Every Day Heroes: S.E Dogs


Every Day Heroes. When we think of heroes we tend to think people. Alanya and Lijda for example in my last two EDH blogs but also people like Fireman, Policeman, Nurses and Teachers will be counted among them by most of us. However not every Every Day Hero is a human.

In the title I used S.E. Dogs. Now you could read that as Special Edition dogs since a lot of dogs I am talking about are very “special edition” but it stands actually for Seeing-Eye Dog also known as Guide dogs.

Some History first.

References to guide dogs date at least as far back as the mid-16th century; the second line of the popular verse alphabet “A was an Archer” is most commonly “B was a Blind-man/Led by a dog” In the 19th century verse novel Aurora Leigh by Elizabeth Barrett Browning, the title character remarks “The blind man walks wherever the dog pulls / And so I answered.”


The first guide dog training schools were established in Germany during World War I, to enhance the mobility of returning veterans who were blinded in combat, but interest in guide dogs outside of Germany did not become widespread until Dorothy Harrison Eustis, an American dog breeder living in Switzerland, wrote a first-hand account about a guide dog training school in Potsdam, Germany, that was published in The Saturday Evening Post in 1927. Earlier that same year, U.S. Sen. Thomas D. Schall of Minnesota was paired with a guide dog imported from Germany, but the guide dog movement did not take hold in America until Nashville resident Morris Frank returned from Switzerland after being trained with one of Eustis’s dogs, a female German shepherd named Buddy. Frank and Buddy embarked on a publicity tour to convince Americans of the abilities of guide dogs, and the need to allow people with guide dogs to access public transportation, hotels, and other areas open to the public. In 1929, Eustis and Frank co-founded The Seeing Eye in Nashville, Tennessee (relocated in 1931 to New Jersey).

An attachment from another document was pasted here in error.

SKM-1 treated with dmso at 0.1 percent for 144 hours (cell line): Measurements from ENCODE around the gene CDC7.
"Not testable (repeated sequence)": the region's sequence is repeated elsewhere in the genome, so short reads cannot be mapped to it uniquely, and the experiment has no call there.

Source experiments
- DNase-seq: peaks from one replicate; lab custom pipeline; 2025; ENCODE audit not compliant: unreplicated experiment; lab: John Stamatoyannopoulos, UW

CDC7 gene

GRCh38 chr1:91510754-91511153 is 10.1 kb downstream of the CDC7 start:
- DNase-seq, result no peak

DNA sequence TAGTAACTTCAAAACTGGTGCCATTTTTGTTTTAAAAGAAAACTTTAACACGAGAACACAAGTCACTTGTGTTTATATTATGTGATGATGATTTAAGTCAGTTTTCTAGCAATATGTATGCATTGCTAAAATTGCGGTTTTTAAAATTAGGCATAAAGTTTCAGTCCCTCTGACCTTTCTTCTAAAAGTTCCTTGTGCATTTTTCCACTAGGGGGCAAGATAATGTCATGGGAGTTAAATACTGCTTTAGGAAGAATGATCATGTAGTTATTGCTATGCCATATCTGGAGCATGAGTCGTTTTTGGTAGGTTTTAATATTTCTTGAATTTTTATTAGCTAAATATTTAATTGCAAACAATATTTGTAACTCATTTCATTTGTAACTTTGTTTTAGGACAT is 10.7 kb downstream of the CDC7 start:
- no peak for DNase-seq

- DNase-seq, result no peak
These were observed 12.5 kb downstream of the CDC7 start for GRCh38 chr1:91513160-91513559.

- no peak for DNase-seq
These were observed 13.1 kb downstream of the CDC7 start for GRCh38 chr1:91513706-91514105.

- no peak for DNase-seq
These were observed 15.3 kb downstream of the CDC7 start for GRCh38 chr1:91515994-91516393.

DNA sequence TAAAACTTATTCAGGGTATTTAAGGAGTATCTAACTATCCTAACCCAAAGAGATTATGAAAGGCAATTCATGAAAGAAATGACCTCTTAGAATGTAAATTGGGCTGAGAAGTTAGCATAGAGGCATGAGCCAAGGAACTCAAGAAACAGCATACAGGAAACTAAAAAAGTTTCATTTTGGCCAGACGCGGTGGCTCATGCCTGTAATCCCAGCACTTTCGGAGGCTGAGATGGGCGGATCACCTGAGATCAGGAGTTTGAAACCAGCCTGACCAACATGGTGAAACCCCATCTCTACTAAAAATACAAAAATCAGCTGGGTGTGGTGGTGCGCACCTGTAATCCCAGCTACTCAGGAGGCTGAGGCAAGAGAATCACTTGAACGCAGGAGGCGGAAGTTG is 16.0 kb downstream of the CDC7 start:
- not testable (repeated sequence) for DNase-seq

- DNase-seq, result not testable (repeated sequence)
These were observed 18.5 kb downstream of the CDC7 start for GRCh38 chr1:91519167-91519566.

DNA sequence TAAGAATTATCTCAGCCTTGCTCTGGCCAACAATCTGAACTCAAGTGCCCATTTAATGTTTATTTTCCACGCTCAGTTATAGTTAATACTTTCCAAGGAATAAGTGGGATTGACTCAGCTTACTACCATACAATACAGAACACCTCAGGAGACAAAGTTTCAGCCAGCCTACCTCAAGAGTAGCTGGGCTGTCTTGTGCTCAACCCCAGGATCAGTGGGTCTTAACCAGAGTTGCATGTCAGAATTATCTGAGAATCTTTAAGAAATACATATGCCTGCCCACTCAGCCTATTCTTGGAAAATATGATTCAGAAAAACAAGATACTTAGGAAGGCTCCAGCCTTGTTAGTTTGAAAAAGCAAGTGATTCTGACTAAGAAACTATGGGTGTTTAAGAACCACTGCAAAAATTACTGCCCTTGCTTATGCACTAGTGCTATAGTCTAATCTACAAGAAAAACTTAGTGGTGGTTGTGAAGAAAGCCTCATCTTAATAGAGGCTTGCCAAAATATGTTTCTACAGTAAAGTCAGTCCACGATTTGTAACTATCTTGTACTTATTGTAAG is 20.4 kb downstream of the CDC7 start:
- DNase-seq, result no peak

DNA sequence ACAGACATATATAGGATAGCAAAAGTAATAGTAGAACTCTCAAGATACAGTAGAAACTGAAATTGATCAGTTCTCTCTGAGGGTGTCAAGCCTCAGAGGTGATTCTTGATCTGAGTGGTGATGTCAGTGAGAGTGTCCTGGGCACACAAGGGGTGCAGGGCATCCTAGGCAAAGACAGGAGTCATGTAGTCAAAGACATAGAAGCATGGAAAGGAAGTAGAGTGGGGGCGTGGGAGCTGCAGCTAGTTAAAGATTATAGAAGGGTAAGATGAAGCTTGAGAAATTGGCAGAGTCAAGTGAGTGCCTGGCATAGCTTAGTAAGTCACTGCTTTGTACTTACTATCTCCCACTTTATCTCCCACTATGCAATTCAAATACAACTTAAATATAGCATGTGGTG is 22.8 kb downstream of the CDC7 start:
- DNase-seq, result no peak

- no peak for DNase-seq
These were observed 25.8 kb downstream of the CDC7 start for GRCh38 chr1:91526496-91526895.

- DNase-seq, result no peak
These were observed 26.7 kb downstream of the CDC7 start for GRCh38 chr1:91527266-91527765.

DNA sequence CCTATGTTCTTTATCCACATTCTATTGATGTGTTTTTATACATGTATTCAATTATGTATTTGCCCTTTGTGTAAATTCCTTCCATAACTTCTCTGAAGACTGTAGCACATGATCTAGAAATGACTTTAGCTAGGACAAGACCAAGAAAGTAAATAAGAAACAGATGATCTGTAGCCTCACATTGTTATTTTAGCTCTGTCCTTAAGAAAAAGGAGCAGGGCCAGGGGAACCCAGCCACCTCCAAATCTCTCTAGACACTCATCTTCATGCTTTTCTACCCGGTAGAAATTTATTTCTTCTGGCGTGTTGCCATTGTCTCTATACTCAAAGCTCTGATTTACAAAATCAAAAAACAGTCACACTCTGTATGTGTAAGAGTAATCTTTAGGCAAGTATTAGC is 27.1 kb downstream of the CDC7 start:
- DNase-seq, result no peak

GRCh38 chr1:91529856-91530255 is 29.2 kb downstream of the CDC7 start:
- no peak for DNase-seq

USA and Canada…. click here

The first guide dogs in Great Britain were German shepherds. Four of these first were Flash, Judy, Meta, and Folly, who were handed over to their new owners, veterans blinded in World War I, on 6 October 1931 in Wallasey Merseyside. Judy’s new owner was Musgrave Frankland. In 1934 The Guide Dogs for the Blind Association in Great Britain began operation, although their first permanent trainer was a Russian military officer, Captain Nikolai Liakhoff, who moved to the UK in 1933.

UK click here

Australia click here

Now of course the Seeing Eye dog is the most well known of the support dogs but there are also dogs that are trained to help other people then blind. I am thinking not only disabled people but, like we do here in the Netherlands, dogs can be trained in the following areas as well:

Kids with Autism:

Autism Service Dog

Some children with autism become mesmerized when on the streets. They suddenly run away or stay standing in one place. This can result in dangerous and difficult situations. As a parent, you are forced to always hold your child close by . Going out with your child or family together, can therefore be a big problem. Do you recognize this? By linking your child to a trained autism service dog, the danger of running away disappears and takes some of the stress off. I will list some organizations at the end of this article where more info can be found about these special dogs

BUDDY DOG FOR (FORMER) Armed Forces
Cope with life again

Buddy dog for (former) Armed Forces

Some (former) military personnel, agents or people with similar professions, are struggling with anxiety, nightmares, insomnia, social isolation and other PTSD symptoms. A specially trained dog buddy can be a solution. H/she ensures peace, regularity and ease of movement. The buddy dog also knows  practical skills with which he supports his buddy. For example waking up his buddy when he has a nightmare. These dogs can actually prevent homelessness and avoid institutionalization among those that have returned from active duty in Iraq ad Afghanistan. In the USA they are called Battle Buddy Dogs.

Battle Buddy Dog